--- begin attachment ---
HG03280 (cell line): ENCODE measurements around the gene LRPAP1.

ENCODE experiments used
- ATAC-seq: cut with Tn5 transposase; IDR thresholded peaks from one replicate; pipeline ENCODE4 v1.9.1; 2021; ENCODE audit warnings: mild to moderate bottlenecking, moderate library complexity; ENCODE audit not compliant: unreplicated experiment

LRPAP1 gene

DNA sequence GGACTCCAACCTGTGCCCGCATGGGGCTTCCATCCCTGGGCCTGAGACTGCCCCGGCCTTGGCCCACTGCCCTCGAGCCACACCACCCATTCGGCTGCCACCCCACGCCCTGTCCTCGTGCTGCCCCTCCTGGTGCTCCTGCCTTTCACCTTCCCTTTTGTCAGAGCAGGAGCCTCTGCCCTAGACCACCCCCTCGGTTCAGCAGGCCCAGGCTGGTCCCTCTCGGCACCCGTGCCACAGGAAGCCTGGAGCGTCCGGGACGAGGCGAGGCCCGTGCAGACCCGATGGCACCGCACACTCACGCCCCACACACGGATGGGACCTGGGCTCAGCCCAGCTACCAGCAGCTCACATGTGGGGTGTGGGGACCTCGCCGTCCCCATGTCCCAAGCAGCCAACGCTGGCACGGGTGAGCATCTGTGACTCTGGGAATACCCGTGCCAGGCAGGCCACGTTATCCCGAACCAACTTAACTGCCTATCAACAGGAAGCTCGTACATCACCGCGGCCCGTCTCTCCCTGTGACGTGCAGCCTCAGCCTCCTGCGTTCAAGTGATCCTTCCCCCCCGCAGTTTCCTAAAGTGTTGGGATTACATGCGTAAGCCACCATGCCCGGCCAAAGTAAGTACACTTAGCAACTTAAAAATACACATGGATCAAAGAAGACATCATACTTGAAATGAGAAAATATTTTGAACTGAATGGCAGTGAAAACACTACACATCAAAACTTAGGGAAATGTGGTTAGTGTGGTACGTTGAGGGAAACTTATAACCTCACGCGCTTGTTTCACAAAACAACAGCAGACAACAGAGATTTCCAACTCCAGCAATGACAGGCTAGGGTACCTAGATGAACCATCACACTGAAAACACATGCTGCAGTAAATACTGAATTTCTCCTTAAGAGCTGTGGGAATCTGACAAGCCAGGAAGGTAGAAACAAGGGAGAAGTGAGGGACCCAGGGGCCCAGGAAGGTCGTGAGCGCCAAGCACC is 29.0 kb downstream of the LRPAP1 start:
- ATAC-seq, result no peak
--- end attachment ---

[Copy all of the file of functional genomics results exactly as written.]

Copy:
HG03280 (cell line): ENCODE measurements around the gene LRPAP1.

ENCODE experiments used
- ATAC-seq: cut with Tn5 transposase; IDR thresholded peaks from one replicate; pipeline ENCODE4 v1.9.1; 2021; ENCODE audit warnings: mild to moderate bottlenecking, moderate library complexity; ENCODE audit not compliant: unreplicated experiment

LRPAP1 gene

DNA sequence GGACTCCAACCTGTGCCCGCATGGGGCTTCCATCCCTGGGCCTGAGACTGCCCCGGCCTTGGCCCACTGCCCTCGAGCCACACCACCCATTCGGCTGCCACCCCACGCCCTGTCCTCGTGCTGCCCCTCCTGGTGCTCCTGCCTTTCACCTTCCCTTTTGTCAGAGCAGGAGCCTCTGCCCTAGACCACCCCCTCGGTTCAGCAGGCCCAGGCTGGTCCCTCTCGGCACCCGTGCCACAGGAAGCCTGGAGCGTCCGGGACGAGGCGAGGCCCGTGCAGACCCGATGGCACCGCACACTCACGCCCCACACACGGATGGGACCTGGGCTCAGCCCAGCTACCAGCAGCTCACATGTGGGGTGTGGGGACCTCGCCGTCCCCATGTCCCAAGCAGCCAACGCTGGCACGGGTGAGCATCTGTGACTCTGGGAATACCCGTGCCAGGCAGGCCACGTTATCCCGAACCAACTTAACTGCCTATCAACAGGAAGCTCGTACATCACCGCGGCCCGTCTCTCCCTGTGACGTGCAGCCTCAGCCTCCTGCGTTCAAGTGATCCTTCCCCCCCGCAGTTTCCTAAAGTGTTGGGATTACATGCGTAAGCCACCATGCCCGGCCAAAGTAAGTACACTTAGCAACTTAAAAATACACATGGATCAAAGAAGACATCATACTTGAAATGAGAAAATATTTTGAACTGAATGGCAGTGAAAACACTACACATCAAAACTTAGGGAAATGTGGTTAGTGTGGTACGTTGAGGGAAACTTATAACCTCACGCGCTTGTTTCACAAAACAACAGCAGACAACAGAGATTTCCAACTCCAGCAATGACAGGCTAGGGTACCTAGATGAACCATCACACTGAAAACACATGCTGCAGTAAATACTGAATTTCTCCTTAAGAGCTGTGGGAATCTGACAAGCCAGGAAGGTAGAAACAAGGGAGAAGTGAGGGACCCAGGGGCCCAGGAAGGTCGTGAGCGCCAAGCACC is 29.0 kb downstream of the LRPAP1 start:
- ATAC-seq, result no peak